F5 is well positioned to increase its presence in network security. Its deep expertise in application layer traffic management has allowed it to develop competitive network security products such as Web application firewalls and SSL virtual private networks. While traditional network firewalls offered by large firms like Cisco and Juniper (JNPR) provide basic network security by blocking traffic originating from unauthorized IP addresses, F5's Web application firewalls are more sophisticated. A WAF can look inside a data packet to determine whether the data being sent is benign or malicious.

Network security is a moaty business for three reasons. First, users become accustomed to a particular vendor's operating system and configuration tools and are reluctant to learn a new vendor's software. Second, the ever-present threat of a security breach typically makes IT managers less price sensitive when considering security vendors. Third, new and existing threats are constantly evolving, which limits the risk of commodification. Market share is relatively stable among the leading network security vendors.

F5 has a strong and growing position in WAFs and SSL VPNs, as Gartner estimates that 20% of the firm's ADC customers subscribe to its application security module and more than 1 million VPN seats are deployed using F5's technology. Management is now looking to leverage its foothold in application security to expand its presence in the broader network security market.

Given F5's strong reputation as a leader in layer 4-7 networking, its broad channel reach, and its increasing footprint within its customers' environments, we think the firm is well positioned to generate enough revenue from its network security tools to have a material impact on future revenue growth. Although barriers to entry are high, the sheer size of the network security market provides plenty of room for F5 to expand its security business without necessarily inciting strong competitive responses from the established vendors.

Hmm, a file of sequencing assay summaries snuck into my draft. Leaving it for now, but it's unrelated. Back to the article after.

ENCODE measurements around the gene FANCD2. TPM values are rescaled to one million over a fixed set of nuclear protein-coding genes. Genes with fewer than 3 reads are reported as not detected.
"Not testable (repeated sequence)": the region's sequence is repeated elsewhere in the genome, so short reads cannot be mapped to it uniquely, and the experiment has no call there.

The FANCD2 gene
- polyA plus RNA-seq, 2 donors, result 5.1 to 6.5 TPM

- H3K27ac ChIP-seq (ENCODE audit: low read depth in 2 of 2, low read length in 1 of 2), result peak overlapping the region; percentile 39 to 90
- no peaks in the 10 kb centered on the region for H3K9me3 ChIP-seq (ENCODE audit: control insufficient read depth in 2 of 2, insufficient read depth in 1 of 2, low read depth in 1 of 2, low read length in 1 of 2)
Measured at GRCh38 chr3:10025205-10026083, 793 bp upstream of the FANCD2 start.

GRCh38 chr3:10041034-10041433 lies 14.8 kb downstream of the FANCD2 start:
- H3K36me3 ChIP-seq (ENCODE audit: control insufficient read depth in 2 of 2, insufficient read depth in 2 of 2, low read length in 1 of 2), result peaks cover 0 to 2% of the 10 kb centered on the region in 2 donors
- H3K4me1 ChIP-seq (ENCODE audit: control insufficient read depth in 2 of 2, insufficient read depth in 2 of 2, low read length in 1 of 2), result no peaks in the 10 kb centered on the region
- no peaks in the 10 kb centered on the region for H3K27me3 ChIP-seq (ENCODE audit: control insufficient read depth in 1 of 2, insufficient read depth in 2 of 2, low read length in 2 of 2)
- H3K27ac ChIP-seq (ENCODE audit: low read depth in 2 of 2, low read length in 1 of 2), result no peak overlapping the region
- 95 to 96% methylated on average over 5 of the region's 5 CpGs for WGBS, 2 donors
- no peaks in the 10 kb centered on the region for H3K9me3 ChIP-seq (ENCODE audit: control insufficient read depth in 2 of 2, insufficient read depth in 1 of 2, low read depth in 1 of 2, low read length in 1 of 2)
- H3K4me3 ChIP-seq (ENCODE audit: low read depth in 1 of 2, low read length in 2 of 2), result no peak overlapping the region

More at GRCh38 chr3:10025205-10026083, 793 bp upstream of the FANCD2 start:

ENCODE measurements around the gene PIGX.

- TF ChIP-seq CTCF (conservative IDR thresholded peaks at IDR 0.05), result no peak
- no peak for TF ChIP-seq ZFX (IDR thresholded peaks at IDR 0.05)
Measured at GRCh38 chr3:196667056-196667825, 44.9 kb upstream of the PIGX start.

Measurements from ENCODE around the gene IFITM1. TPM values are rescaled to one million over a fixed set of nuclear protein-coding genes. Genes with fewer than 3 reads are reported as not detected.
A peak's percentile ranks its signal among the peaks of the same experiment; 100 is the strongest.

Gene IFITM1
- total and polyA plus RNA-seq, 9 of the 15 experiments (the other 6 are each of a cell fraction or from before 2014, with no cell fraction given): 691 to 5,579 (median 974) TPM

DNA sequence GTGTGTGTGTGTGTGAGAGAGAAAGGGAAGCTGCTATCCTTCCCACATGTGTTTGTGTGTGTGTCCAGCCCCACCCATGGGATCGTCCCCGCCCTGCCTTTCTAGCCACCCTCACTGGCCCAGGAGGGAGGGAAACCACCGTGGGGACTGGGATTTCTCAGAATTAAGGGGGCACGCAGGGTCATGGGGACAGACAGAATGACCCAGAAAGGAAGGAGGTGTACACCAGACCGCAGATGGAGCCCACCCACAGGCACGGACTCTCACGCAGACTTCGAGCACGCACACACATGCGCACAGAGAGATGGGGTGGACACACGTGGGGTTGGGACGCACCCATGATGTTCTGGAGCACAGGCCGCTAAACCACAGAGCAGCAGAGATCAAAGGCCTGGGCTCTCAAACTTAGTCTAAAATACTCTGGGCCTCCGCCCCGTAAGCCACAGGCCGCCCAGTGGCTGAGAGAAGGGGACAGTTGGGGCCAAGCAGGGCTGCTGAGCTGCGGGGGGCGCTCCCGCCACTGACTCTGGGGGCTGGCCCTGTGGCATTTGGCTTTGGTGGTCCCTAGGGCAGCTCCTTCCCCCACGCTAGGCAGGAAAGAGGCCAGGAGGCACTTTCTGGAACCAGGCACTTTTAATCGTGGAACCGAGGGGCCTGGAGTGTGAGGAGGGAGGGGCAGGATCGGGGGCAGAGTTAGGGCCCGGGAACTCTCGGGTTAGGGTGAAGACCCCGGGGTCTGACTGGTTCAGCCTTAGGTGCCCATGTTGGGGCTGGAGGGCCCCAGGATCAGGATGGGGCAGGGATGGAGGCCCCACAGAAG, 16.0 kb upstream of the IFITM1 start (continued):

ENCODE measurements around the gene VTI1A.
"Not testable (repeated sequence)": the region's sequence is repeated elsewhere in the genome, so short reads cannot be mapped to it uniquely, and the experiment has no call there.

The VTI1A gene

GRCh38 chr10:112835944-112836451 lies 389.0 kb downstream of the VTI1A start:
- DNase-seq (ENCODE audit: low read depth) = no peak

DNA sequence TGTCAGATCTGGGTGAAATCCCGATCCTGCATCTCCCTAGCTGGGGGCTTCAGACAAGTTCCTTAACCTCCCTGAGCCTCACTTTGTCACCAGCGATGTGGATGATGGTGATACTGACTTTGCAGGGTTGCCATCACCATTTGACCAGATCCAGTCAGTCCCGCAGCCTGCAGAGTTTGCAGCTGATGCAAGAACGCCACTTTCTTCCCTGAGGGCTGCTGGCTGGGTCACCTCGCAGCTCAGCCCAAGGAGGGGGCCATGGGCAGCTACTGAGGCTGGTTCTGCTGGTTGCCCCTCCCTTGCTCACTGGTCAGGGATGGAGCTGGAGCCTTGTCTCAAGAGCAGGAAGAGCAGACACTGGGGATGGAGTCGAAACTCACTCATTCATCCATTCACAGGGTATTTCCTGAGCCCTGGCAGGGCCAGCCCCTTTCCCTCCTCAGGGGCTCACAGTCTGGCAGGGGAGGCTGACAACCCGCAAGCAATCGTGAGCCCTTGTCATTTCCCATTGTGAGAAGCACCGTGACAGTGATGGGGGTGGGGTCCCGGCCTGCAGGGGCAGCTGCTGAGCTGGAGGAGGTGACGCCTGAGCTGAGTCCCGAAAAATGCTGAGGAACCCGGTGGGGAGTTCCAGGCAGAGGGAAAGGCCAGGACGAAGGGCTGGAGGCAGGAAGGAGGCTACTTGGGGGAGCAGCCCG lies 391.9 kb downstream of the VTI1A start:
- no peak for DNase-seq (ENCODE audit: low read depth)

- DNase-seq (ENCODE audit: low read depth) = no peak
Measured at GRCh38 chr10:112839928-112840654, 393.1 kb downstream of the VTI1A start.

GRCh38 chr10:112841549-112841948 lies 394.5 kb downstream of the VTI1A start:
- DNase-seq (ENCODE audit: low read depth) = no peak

Traditional fixed-line and mobile carriers, cable companies, and Internet service providers are steadily converging their networks toward IP as they look to cost-effectively manage the rapid growth in data traffic due to mobile and cloud computing, Internet video, and other data-intensive applications.

At the same time, service providers, as well as Internet firms and large software firms like Google and Microsoft, are looking to become larger players in cloud services by offering productivity applications, voice, video chat, instant messaging, and other services to consumers and businesses via the Internet. The data created by these services may initiate in or traverse private data centers that are hosted by the Internet firm delivering the services, but the data will eventually traverse IP-routed Internet backbones that are maintained by large service providers.

F5's ADCs and adjacent products give service providers and Internet firms effective tools to manage the growing complexity and security issues associated with data traffic growth. ADCs can be used to optimize traffic loads within data centers, secure applications and network segments from malicious attacks, provide granular visibility into network usage, and facilitate data center disaster recovery.

Still, we believe F5 may be nearing saturation with its Internet business, which has seen three sequential quarters of revenue declines. On the other hand, the service provider segment has fared relatively well over the past three quarters despite recent weakness in North American carrier capital spending. F5 recently demonstrated its continued commitment to the service provider segment by acquiring Traffix Systems, a software firm that specializes in providing optimization and networking tools that support the diameter protocol, which is primarily used in service provider environments.

We believe service providers are particularly finicky in vendor selection, and we think F5's historical success in this segment and continued investment in advanced technologies that support service providers bode well for the firm's long-run competitive position in the telecom equipment market.

F5 will face fierce competition from entrenched, well-capitalized incumbents as it pursues this market segment, and it is still too early to determine how successful the firm will be in its efforts to expand its footprint in service providers' networks. However, it is clear that the company is aggressively pursuing this large addressable market. Its expertise in application delivery controllers and Web security positions F5 to benefit from key long-term trends that are affecting service providers, including network convergence, mobile computing, and software applications delivered over the Internet.

Grady Burkett does not own (actual or beneficial) shares in any of the securities mentioned above. Find out about Morningstar’s editorial policies.